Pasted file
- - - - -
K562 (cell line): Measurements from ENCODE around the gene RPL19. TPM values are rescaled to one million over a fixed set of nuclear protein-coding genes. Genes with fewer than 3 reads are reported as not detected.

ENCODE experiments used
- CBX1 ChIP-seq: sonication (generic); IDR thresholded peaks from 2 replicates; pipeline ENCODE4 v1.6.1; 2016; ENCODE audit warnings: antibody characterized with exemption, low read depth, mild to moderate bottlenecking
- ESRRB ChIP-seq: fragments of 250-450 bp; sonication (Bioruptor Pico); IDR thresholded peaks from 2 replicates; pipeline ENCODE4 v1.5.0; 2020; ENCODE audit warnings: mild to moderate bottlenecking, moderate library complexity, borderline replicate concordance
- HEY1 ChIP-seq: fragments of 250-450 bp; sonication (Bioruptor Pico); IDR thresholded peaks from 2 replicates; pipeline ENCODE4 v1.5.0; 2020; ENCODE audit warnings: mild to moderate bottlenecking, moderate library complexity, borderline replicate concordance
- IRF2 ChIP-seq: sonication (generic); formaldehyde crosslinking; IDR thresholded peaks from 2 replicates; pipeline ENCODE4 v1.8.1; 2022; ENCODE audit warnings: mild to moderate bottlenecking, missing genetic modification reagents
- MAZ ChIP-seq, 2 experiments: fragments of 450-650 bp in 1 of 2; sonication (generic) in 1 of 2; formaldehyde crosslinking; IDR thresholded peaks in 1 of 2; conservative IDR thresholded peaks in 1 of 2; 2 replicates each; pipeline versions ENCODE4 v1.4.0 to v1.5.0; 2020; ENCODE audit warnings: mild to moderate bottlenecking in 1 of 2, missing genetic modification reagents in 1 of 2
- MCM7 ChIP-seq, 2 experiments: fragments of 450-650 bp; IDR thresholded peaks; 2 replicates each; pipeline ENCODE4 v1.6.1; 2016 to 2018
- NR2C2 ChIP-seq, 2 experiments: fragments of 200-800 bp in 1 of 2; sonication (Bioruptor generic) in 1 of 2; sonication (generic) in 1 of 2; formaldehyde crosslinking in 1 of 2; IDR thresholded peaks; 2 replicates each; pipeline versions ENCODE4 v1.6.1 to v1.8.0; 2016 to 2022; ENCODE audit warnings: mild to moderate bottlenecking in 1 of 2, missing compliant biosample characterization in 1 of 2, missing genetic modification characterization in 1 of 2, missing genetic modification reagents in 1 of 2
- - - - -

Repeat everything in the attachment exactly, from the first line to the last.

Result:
K562 (cell line): Measurements from ENCODE around the gene RPL19. TPM values are rescaled to one million over a fixed set of nuclear protein-coding genes. Genes with fewer than 3 reads are reported as not detected.

ENCODE experiments used
- CBX1 ChIP-seq: sonication (generic); IDR thresholded peaks from 2 replicates; pipeline ENCODE4 v1.6.1; 2016; ENCODE audit warnings: antibody characterized with exemption, low read depth, mild to moderate bottlenecking
- ESRRB ChIP-seq: fragments of 250-450 bp; sonication (Bioruptor Pico); IDR thresholded peaks from 2 replicates; pipeline ENCODE4 v1.5.0; 2020; ENCODE audit warnings: mild to moderate bottlenecking, moderate library complexity, borderline replicate concordance
- HEY1 ChIP-seq: fragments of 250-450 bp; sonication (Bioruptor Pico); IDR thresholded peaks from 2 replicates; pipeline ENCODE4 v1.5.0; 2020; ENCODE audit warnings: mild to moderate bottlenecking, moderate library complexity, borderline replicate concordance
- IRF2 ChIP-seq: sonication (generic); formaldehyde crosslinking; IDR thresholded peaks from 2 replicates; pipeline ENCODE4 v1.8.1; 2022; ENCODE audit warnings: mild to moderate bottlenecking, missing genetic modification reagents
- MAZ ChIP-seq, 2 experiments: fragments of 450-650 bp in 1 of 2; sonication (generic) in 1 of 2; formaldehyde crosslinking; IDR thresholded peaks in 1 of 2; conservative IDR thresholded peaks in 1 of 2; 2 replicates each; pipeline versions ENCODE4 v1.4.0 to v1.5.0; 2020; ENCODE audit warnings: mild to moderate bottlenecking in 1 of 2, missing genetic modification reagents in 1 of 2
- MCM7 ChIP-seq, 2 experiments: fragments of 450-650 bp; IDR thresholded peaks; 2 replicates each; pipeline ENCODE4 v1.6.1; 2016 to 2018
- NR2C2 ChIP-seq, 2 experiments: fragments of 200-800 bp in 1 of 2; sonication (Bioruptor generic) in 1 of 2; sonication (generic) in 1 of 2; formaldehyde crosslinking in 1 of 2; IDR thresholded peaks; 2 replicates each; pipeline versions ENCODE4 v1.6.1 to v1.8.0; 2016 to 2022; ENCODE audit warnings: mild to moderate bottlenecking in 1 of 2, missing compliant biosample characterization in 1 of 2, missing genetic modification characterization in 1 of 2, missing genetic modification reagents in 1 of 2